South Korean stocks started lower on Wednesday as investor sentiment remained fragile amid concerns that political turmoil in Libya would jack up oil prices, analysts said.
The benchmark Korea Composite Stock Price Index (KOSPI) fell 2.99 points, or 0.15 percent, to trade at 1,966.93 in the first 15 minutes of trading.
Already-rising oil prices, sparked by the economic recovery and money printing by the United States, are feared to pick up due to political upheaval in oil exporter Libya, crimping the fragile global recovery and raising risks of higher inflation.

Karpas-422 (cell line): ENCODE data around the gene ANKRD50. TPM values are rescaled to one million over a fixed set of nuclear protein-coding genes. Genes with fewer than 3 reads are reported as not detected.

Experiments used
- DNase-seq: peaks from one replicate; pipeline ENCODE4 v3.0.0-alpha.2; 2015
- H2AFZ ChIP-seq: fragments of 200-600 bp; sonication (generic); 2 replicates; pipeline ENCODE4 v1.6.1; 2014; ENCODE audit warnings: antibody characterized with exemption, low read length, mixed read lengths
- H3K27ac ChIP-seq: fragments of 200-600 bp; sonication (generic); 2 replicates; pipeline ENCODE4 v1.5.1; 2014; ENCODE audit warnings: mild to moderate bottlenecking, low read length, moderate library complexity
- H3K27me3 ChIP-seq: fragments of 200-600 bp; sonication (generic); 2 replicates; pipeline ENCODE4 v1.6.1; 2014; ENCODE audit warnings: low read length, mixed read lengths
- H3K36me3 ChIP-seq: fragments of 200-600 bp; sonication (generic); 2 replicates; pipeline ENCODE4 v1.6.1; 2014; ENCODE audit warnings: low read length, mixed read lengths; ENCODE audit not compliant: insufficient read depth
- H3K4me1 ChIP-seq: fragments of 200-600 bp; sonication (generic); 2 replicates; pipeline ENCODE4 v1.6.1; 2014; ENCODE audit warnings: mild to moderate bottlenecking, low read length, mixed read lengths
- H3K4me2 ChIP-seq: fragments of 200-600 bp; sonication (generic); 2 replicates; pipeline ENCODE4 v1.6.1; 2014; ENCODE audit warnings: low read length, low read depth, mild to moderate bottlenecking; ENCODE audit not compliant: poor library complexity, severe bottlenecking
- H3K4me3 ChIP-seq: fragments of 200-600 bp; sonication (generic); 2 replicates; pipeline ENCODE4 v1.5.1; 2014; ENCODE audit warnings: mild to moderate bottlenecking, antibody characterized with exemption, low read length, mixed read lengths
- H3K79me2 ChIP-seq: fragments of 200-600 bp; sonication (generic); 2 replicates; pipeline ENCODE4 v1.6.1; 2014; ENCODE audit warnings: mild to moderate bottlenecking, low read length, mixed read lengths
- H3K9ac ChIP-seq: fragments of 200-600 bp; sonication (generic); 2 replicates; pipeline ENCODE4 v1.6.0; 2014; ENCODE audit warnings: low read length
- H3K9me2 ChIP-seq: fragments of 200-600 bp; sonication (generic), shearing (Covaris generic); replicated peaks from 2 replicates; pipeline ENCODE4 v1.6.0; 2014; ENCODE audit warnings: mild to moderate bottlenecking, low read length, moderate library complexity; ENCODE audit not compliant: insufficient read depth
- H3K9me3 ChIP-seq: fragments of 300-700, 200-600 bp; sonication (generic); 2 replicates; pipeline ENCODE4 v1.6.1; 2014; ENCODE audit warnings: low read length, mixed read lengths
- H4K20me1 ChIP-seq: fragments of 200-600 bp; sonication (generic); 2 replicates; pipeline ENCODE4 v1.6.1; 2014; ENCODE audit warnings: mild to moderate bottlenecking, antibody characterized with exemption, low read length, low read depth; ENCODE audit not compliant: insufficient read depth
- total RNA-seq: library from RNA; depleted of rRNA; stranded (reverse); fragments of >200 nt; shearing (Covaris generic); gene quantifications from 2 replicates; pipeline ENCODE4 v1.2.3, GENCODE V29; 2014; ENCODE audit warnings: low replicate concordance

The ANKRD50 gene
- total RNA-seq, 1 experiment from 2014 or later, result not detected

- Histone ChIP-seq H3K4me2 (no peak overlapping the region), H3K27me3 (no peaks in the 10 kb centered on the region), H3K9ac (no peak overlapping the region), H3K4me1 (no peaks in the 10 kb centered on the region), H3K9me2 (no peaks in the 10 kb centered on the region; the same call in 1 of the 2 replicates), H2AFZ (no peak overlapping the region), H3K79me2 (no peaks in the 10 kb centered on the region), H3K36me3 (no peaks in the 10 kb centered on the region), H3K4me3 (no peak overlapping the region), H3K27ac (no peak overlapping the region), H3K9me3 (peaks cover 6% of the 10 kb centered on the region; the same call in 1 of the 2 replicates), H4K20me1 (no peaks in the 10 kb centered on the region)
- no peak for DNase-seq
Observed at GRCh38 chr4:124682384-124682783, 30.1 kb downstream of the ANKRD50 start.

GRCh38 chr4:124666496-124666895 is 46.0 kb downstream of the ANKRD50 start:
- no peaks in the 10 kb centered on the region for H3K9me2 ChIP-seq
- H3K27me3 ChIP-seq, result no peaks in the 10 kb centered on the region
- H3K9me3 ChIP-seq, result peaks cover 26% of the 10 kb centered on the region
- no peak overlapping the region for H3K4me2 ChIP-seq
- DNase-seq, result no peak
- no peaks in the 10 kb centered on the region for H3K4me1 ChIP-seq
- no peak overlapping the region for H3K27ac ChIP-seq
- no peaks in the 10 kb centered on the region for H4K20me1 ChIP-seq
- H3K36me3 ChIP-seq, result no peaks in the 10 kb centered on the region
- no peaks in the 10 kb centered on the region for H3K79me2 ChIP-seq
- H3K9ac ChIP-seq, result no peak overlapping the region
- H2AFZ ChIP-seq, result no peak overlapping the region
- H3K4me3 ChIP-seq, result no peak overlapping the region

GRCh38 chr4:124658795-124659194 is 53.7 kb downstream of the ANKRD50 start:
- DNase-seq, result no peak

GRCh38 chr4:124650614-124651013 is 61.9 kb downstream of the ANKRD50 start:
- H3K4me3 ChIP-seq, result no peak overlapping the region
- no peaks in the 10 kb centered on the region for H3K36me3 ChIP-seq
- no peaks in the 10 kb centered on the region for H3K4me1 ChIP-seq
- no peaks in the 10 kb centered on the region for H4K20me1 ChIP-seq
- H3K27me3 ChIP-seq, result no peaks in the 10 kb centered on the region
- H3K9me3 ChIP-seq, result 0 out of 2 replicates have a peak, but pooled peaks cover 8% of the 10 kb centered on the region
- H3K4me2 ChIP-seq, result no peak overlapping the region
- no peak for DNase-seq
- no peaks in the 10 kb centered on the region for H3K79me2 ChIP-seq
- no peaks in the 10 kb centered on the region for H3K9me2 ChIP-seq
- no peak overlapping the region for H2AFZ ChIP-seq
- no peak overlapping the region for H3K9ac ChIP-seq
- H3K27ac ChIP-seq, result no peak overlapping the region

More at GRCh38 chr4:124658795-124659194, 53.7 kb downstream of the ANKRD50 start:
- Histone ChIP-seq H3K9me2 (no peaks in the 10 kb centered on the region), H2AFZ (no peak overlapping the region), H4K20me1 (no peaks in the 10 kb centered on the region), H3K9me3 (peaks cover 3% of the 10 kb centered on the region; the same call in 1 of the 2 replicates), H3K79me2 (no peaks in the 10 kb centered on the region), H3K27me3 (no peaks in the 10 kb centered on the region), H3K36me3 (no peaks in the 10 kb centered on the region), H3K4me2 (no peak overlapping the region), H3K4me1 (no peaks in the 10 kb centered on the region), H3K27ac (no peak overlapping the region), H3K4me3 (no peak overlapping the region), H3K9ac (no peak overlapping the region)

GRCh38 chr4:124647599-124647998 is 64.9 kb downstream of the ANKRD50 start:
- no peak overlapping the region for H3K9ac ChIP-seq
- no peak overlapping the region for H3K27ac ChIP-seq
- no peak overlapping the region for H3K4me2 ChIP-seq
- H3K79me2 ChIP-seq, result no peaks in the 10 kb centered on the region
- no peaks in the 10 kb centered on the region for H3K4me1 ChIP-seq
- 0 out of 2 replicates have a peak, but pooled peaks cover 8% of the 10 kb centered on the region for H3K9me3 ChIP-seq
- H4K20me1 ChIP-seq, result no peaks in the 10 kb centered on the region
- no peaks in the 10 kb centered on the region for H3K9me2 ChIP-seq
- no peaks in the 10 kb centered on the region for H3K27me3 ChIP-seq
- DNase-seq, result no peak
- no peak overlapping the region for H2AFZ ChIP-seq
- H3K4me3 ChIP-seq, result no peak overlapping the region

The cost for Dubai crude oil, South Korea's benchmark, continued to rise after it surpassed the US$100-per-barrel mark for the first time in 30 months. South Korea, the world's fifth-largest purchaser of crude oil, relies almost entirely on imports for its oil needs.
U.S. markets closed sharply lower on Tuesday on concerns about political upheaval in Libya. The Dow Jones industrial average declined 1.44 percent, and the tech-laden Nasdaq composite lost 2.74 percent.
The local currency was changing hands at 1,129.45 won to the U.S. dollar as of 9:15 a.m., down 1.85 won from Tuesday's close.